By Business Reporter
THE IJG Business Climate Monitor went up marginally, by 0.13 points, in July 2017, the second time this year that an increase has been recorded.
As a result, the index now stands at 45.16 points.
“Despite the small increase, the index has been below the 50-point level for seven months, indicating that economic contraction is taking place. There was a slight drop in the leading indicator, which has remained well below the 50-point level for ten consecutive months,” the monitor acknowledged.
Of the 31 indicators measured by the index, 15 expanded in July, one remained unchanged and the remaining 15 contracted.
Produced by the Institute for Public Policy Research (IPPR), the monitor also highlighted that uranium prices weakened, and although this was partially offset by a weaker rand, continued low prices do not bode well for the future of the sector.
“Copper prices continue their upward trend, up by around 7.5 percent in both rand and dollar terms. Further ‘green shoots’ include the increased vehicle sales seen in July, as compared to June, but sales remain lower than the figures for July 2016,” the monitor further explained.
The index encompasses 31 indicators, selected from available high frequency data. These are split into five broad categories, namely: policy environment, primary sector output, secondary and tertiary output, external account and pricing.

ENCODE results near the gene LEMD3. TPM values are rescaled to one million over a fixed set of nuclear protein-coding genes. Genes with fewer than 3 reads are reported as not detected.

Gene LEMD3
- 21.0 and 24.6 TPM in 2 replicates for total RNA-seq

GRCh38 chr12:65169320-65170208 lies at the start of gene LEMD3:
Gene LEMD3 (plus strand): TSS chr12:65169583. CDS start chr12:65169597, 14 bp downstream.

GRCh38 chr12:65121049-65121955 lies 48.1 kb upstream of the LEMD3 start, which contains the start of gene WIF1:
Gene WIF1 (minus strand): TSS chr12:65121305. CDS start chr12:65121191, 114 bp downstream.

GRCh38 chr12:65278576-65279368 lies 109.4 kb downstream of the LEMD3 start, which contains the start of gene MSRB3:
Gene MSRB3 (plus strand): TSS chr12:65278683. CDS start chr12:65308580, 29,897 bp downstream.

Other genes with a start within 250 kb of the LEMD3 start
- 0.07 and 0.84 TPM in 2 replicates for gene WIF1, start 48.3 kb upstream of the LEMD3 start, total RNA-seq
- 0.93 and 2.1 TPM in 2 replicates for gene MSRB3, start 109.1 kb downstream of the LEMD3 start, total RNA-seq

Given the available high-frequency data, these categories provide the best available high-frequency insight into developments in the local economy and business cycle. The raw data are adjusted and transformed for seasonality, inflation and exchange rate, as appropriate. In addition, the data are adjusted to factor in whether higher or lower values are desirable, for example, higher government spending is positive for the business climate, while higher interest rates are negative.
“The number of livestock marketed in July increased by 2 percent from June 2017 and by 208 percent from July 2016 (49 567 compared to 16 070). Of the total livestock marketed, 74 percent were exported live to South Africa. This raises some concerns, as it means that domestic stock levels are not being built up, after losses due to the drought. This trend could undermine food security in the coming years, when the current young livestock being sold would have matured. As a result, Namibian producers may find themselves in a position where they are not able to meet local demand,” the monitor also highlighted.
In order to develop a stationary indicator (i.e. not trending up or down), and to show dispersion from a mean value, the common PMI (Purchasing Managers’ Index) approach has been slightly adjusted and utilised.
This approach sees transformed indicators that are contracting over a 12-month period given a value of 0, while unchanged indicators are valued at 50 and expanding indicators are valued at 100. The average value across the indicators is then taken, with an overall value of over 50 implying expansion in the majority of indicators, while a value below 50 shows contraction in the majority of indicators.
In addition to the level, the trend of the Business Climate Monitor (BCM) line illustrates whether indicators are generally improving or deteriorating. A 12-period moving average is then used to smooth the indicator and ensure that short-term volatility or base effects do not provide a misleading view of the local business climate. When compared to the historic business cycles, this approach gives a satisfactory high-frequency view of the state of the local business climate.
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